Silicon Valley is Dead

Update: Please read the book Give and Take. Give and Take is not positive or negative. Givers aren’t always just founders (many VC Givers) and Takers aren’t always investors (many Taker founders), and there are nuances to the methodology that missing below, and I have capitalized Give and Take intentionally to denote it’s not the generic “giver / taker.”

In 2008, I wrote a post declaring SEO is Dead. Nearly 10 years later, I still get nastygrams now and again, calling me evil and all kinds of stupid. Was I right? Did SEO die?

No. But, my point that SEO needed to become a core function of a company as it was just one “growth hacking” tool, was, well, dead on. What I didn’t realize was that SEO, and later growth at all costs would doom the place, and philosophy, that shaped and impacted on my life more than any religion, school or person.

A couple of months back, I was in Boulder, Colorado visiting with three friends. Each of them have known me in different ways and for different times, but each knew me. I asked Brad Feld, Jerry Colonna and David Cohen the same question: “Am I still a founder?”

First some background, I grew up in the Bay Area, Mountain View and San Jose. True story, I never realized people actually lived in SF growing up. Figured most people just went to see the Exploratorium and maybe the left handed store at Pier 39, with their school. But live there? Why? All the cool stuff was happening at Stanford University and the South Bay.

My mom and I moved to East Palo Alto from Fort Collins, Colorado, when I was about 2, after she and my biological father divorced. We quickly met my step (now adoptive) father and they got married when I was 5. Their combined salary was $1,025 a month. My mom made more than my dad, who was pouring concrete for the city of Mountain View.

My father, a transplant of Albion, Michigan rapidly became enthralled by the innovation being created in Silicon Valley, and over the next 30-ish years, was the Forrest Gump of the internet boom. He attended the Homebrew club, where Steve Jobs and Steve Woz showed off their project. He was asked to join Cisco when there were 4 employees. Was there when David Filo and Jerry Yang were kicked off campus for using too much bandwidth.

My favorite story was when a young cat named Scott came to my dad looking to sell a slick new computer named after the Stanford University Network.

“These are great!” My dad told Scott. “How much are you selling them for?”

“Haven’t figured that out yet,” Scott McNealy, founder of SUN replied.

That is the world I grew up in. You couldn’t ride your bike past a garage without imagining what people were building inside. Innovation wasn’t a word, it was a way of life.

Go watch the documentary Something Ventured. In many ways, Silicon Valley venture capital started in a coffee shop. Innovation beget innovation.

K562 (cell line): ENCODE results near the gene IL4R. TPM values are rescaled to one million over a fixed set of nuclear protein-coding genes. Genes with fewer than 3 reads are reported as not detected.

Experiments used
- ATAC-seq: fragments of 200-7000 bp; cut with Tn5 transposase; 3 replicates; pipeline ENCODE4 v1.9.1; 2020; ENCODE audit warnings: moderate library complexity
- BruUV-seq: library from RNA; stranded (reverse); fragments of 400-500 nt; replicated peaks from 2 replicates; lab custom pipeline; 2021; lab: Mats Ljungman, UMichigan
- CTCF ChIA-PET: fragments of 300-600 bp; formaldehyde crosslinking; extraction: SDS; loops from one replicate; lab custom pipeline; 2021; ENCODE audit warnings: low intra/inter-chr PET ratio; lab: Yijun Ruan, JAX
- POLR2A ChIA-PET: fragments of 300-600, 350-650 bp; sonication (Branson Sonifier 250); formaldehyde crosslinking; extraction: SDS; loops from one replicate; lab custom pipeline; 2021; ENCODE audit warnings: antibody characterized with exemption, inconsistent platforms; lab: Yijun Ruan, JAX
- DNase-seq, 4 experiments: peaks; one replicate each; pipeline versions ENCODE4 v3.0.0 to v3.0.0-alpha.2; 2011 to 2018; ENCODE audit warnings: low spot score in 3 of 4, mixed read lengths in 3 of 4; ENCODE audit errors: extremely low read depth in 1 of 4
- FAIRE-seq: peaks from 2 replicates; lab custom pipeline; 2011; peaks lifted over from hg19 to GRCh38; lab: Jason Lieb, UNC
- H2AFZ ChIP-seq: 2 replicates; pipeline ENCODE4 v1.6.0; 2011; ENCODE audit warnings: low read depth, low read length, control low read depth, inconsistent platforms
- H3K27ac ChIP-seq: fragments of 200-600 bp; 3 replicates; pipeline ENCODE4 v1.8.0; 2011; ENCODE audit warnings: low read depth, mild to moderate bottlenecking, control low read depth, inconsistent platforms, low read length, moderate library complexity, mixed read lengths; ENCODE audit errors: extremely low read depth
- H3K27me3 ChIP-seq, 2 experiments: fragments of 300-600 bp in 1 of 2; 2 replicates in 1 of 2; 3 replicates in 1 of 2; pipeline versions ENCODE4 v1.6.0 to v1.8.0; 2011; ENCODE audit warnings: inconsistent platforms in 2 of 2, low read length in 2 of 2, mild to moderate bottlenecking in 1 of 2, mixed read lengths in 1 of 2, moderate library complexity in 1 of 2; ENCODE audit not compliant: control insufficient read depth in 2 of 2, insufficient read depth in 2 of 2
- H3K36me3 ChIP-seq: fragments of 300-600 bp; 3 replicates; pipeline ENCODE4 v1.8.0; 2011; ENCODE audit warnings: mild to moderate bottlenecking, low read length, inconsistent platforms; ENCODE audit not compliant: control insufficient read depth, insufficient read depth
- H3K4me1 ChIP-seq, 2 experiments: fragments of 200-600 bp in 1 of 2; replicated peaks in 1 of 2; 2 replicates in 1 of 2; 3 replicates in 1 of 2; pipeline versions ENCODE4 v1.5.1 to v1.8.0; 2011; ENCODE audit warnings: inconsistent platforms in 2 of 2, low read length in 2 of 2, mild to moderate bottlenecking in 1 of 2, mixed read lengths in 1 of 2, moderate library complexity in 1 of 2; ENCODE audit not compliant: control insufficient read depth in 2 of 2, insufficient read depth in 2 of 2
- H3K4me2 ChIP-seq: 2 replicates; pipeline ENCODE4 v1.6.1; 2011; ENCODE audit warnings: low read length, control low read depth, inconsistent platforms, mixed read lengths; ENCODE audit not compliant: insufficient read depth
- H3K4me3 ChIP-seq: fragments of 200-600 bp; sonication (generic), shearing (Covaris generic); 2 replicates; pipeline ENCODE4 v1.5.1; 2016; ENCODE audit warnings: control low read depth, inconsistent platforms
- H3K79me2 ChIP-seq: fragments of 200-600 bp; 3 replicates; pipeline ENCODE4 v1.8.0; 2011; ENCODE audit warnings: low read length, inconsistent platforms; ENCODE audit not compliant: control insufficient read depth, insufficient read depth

This is what I love. And it’s dying.

That day in Boulder, the question I asked Brad, Jerry and David wasn’t a question about my ability to be innovative, nor was I asking permission. I wanted to know if I was serving the world I loved so deeply as I stepped further and further away from it and became more and more complacent with the safety net Amazon was providing me.

In that conversation, David Cohen suggested I read a book by a Wharton professor called Give and Take. I did. It blew my mind. I have since joked with Professor Grant that his book has become my bible and has fundamentally changed my world view. If you don’t want to read all of it, just read the intro about David Hornik of August Capital. Or watch this:

I am a giver. I know this. I give and give, and then get pissed when I feel the karma is so outta wack and act like a dick. It passes, and then I give again.

This is my cycle. It’s not healthy, so I am going to work on it.

How does this all relate to the death of Silicon Valley?

“I want to put a ding in the universe.” — Steve Jobs

As an informal student of the history of Silicon Valley, it is clear that most companies began with the premise of “lets do it better.” HP was a better calculator; Apple a better PC; Google a better search engine.

Quickly followed by “how do we get everyone to use this?”

In essence: “This is broken, lets fix it and then give it to the world.”

Did money factor in? Of course. Was it the primary driver? No.

“Success depends heavily on how we approach our interactions with other people.” — Give and Take

Take that reality out of the individual interaction between two people, and put it in the context of the entrepreneur. Our interactions are between product(company) and user(world). If the question is: